Matt Gandin's Comal brisket. (Chloe List)
Matt Gandin's Comal brisket. (Chloe List)

Comal chef spices up holiday ‘Oaxanukkah’ brisket with Mexican chiles

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Matt Gandin, executive chef of Comal in Berkeley, had two major food influences growing up Jewish in Orange County. There were the holiday dinners with his large extended family where traditional Ashkenazi foods like gefilte fish and matzah ball soup were always served with a sweet-and-sour brisket as the centerpiece.

And then there was the Mexican food.

Gandin’s father had grown up in Oxnard, a coastal city south of Santa Barbara that at the time had a large Mexican population. So when the family went out for dinner, Mexican fare was often the first choice.

Now, when Gandin offers his Hanukkah menu at Comal, the upscale Mexican restaurant in downtown Berkeley that he’s led since it opened in 2012, brisket is still the star of the show. But he has made changes to the recipe he recalls from his childhood and now adds several kinds of Mexican chiles to the braise.

This year, Comal will celebrate “Oaxanukkah” (Gandin’s play on Oaxaca, one of the states in Mexico most known for its food) for the fifth consecutive year with two family-style dinners in its abajo, or private dining room, on Dec. 22 and 23. Though the private dinners are sold out, the holiday brisket will also be on the menu in the main restaurant.

Offering Passover and Hanukkah menus was an easy decision for Gandin. He worked for many years at San Francisco’s Delfina, the Italian restaurant where Jewish chef-owner Craig Stoll has been doing Jewish holiday menus for the 20 years he’s been in business.

Comal executive chef Matt Gandin. (Gary Yost)
Comal executive chef Matt Gandin. (Gary Yost)

But different chef, different restaurant, slightly different take.

“Prior to [World War II], there was a large Jewish population in Italy that had a strong food culture of its own, mostly in Rome but also in Venice and in other parts of Italy, and they really developed a Jewish-Italian cuisine,” said Gandin.

The same cannot be said of Mexican-Jewish food. While there is a sizable population of Jews in Mexico City, Gandin said their history in the country is much shorter. “Most of them came in the 20th century, so for these holiday menus, my reference point is the Ashkenazi food I grew up with. But I’ve taken a bit of free license to add to it some of my favorite Mexican flavors.”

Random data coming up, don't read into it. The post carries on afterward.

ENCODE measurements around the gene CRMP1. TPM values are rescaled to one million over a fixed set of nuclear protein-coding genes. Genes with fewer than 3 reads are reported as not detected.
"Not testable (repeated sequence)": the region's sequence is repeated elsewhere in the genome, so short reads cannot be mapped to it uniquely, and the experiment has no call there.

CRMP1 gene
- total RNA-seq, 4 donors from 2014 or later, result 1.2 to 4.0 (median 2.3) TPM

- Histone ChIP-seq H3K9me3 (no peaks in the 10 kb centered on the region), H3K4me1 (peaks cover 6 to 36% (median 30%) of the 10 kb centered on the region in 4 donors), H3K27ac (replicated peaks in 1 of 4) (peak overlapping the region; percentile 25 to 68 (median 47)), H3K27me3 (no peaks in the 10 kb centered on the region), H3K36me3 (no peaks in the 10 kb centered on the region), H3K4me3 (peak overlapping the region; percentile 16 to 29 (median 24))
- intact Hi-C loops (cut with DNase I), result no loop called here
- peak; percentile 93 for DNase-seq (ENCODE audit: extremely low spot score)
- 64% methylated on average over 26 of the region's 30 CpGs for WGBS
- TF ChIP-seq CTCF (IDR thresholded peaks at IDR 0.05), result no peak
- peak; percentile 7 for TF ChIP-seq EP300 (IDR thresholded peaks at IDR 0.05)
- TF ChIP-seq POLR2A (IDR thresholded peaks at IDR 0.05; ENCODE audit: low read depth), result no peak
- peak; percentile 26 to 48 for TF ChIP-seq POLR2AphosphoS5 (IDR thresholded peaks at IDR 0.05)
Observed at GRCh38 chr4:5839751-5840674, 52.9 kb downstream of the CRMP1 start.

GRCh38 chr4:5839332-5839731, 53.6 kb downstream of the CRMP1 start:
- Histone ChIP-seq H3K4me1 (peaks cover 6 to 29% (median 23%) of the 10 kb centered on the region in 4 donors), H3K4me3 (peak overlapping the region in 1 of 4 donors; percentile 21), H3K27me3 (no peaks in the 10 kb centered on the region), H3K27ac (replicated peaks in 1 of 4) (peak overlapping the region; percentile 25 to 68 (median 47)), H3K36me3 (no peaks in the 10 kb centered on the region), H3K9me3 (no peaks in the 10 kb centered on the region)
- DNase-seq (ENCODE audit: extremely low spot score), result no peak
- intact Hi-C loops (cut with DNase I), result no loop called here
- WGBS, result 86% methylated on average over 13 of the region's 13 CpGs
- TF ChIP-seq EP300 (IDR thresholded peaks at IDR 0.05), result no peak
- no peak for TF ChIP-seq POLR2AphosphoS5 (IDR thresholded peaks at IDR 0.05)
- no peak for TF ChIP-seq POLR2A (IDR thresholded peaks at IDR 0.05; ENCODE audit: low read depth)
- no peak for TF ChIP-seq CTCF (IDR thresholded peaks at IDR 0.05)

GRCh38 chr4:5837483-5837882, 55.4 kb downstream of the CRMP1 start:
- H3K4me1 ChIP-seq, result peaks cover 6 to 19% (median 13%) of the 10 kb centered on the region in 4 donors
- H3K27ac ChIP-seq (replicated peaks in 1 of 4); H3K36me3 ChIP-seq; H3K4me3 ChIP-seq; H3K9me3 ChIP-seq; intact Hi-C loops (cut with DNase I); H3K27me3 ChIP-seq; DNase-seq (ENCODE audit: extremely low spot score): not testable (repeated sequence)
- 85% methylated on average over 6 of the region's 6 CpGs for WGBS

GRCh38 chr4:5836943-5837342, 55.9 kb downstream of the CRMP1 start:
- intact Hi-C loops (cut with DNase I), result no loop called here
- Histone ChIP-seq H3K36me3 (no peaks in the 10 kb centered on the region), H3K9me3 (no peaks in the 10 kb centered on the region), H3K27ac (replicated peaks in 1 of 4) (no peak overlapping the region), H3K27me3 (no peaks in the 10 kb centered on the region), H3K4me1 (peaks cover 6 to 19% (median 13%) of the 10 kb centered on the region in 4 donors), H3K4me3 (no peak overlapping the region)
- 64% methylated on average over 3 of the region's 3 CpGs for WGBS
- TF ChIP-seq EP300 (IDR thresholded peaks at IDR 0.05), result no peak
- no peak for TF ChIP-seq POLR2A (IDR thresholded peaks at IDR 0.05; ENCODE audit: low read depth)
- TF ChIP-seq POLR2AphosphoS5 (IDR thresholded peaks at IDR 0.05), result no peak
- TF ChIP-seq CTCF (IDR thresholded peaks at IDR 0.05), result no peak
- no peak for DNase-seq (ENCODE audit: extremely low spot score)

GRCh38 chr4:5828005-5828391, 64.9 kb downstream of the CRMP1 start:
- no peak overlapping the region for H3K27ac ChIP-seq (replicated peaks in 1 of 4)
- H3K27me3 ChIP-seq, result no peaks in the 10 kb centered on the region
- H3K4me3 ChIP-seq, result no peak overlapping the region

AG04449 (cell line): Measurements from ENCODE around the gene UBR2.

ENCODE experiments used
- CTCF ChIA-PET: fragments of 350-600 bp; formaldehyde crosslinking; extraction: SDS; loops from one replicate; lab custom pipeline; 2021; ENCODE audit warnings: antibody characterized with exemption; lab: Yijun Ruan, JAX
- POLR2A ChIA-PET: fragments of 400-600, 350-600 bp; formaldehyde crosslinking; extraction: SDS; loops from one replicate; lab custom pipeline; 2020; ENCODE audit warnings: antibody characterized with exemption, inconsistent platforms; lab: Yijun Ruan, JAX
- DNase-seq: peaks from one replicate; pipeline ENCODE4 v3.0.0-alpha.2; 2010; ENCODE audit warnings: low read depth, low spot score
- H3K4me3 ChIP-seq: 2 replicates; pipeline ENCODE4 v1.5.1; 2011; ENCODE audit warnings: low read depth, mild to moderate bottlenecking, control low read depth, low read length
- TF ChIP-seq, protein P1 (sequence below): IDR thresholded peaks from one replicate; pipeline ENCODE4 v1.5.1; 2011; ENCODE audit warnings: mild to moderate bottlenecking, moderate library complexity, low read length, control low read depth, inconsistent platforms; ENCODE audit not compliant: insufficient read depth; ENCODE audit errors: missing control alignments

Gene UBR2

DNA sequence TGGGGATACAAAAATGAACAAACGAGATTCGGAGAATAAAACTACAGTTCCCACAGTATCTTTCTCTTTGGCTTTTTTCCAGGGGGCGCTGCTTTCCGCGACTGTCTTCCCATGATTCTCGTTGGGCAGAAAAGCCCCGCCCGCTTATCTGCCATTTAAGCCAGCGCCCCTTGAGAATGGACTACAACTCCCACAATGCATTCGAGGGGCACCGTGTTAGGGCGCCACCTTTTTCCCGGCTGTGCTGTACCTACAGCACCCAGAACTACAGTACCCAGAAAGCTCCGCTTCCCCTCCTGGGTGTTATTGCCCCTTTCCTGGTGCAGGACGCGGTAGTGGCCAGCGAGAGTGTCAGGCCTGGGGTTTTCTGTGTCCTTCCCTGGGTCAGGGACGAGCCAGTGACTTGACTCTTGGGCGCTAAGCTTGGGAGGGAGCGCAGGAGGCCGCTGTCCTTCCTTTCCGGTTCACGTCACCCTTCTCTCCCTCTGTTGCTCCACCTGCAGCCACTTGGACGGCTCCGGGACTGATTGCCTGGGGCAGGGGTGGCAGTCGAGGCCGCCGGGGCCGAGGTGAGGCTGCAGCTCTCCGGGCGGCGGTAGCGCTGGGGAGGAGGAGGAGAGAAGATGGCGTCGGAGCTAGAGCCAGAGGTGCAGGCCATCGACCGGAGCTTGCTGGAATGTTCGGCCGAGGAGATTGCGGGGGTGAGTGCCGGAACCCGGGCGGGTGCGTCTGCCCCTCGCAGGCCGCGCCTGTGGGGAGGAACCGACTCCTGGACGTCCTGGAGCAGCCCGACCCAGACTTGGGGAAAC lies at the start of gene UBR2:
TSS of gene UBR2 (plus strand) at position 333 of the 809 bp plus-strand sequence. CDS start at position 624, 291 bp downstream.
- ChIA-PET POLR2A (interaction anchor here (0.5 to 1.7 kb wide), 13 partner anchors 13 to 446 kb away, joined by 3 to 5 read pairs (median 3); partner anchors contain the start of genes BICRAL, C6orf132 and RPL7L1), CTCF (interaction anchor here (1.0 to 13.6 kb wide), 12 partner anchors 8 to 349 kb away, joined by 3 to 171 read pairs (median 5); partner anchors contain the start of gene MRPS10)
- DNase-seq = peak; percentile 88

This year’s menu will include tequila-cured salmon with avocado, endive, radish and cilantro oil; latkes with jalapeños (come Passover, jalapeños find their way into his matzah balls, too) with crema and spiced apple salsa; and the aforementioned brisket, with sides of rapini, rice, black beans and tortillas. Dessert is buñuelos, sweet Mexican fritters, served with jam from pluots from Gandin’s own backyard.

Gandin attended a Reform synagogue growing up and said his family was more culturally than religiously Jewish.

It might have been all the Mexican food he ate as a child, but he decided to live in Mexico for a summer during college at UCLA and then travel around. He especially fell in love with the food and culture of Oaxaca.

“I had no clue in college that I’d become a chef, but looking back, all my first jobs were in restaurants, and there was something about the atmosphere and the energy of working in this industry that always appealed to me,” he said.

Although he’d been a history major, ultimately what made Mexico come alive for him was the language, culture and especially the food. During a short stint at home where he was cooking for himself and trying to figure out his direction, he began to think about culinary school.

He moved to San Francisco to attend the California Culinary Academy, and upon graduating, took some Italian-language classes at City College and bought a one-way ticket to Italy.

He ended up living and cooking in the Reggio Emilia province for about a year. When he returned to the Bay Area, he landed the job at Delfina, where he stayed for nine years.

When he began thinking of going out on his own, Gandin knew he wanted to “take the same philosophy and approach used at Delfina with regional Italian cuisine and apply it to regional Mexican cooking.” He figured it would take several years to write up a business plan and find investors. But within a week of leaving Delfina, some mutual friends introduced him to the people who would become his business partners, who were looking to open the same kind of place.

“It just happened to be the right place and the right time,” he said.

Alix Wall
Alix Wall

Alix Wall is a contributing editor to J. She is also the founder of the Illuminoshi: The Not-So-Secret Society of Bay Area Jewish Food Professionals and is writer/producer of a documentary-in-progress called "The Lonely Child."